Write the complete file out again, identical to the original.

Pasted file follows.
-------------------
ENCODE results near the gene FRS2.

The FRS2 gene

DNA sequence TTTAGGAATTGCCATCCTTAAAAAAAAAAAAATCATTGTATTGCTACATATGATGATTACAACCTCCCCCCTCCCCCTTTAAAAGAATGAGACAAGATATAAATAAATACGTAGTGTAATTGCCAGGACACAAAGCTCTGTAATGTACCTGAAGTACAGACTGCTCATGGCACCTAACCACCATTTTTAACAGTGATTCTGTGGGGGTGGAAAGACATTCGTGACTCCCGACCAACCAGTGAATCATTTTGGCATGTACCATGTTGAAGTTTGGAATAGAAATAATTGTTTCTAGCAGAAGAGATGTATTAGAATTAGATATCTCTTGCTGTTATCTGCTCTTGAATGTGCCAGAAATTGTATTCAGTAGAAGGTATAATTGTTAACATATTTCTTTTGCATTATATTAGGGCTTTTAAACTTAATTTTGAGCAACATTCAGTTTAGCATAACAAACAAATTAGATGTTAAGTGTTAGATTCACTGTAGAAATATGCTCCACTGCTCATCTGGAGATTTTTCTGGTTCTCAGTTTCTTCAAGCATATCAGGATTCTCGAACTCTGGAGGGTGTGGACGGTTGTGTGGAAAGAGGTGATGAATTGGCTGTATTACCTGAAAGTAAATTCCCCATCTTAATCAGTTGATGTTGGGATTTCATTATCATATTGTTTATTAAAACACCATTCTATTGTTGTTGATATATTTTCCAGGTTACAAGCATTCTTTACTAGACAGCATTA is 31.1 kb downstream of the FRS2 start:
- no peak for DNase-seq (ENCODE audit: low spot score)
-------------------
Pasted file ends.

ENCODE results near the gene FRS2.

The FRS2 gene

DNA sequence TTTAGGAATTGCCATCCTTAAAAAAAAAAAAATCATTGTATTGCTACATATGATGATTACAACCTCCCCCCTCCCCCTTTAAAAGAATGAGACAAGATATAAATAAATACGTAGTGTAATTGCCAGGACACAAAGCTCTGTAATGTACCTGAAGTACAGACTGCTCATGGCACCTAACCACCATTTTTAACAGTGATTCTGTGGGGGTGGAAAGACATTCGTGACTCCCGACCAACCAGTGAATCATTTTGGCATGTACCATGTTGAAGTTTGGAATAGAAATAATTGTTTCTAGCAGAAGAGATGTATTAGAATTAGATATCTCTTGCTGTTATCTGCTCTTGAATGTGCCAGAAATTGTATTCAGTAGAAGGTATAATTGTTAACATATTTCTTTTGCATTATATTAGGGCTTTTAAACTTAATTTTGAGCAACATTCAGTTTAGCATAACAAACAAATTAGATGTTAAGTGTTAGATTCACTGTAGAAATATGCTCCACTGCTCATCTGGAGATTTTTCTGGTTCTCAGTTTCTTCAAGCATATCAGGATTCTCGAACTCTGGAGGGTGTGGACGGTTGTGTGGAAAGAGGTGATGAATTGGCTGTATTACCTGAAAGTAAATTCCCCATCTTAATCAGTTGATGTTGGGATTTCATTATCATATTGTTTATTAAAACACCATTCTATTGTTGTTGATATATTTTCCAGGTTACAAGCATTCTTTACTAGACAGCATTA is 31.1 kb downstream of the FRS2 start:
- no peak for DNase-seq (ENCODE audit: low spot score)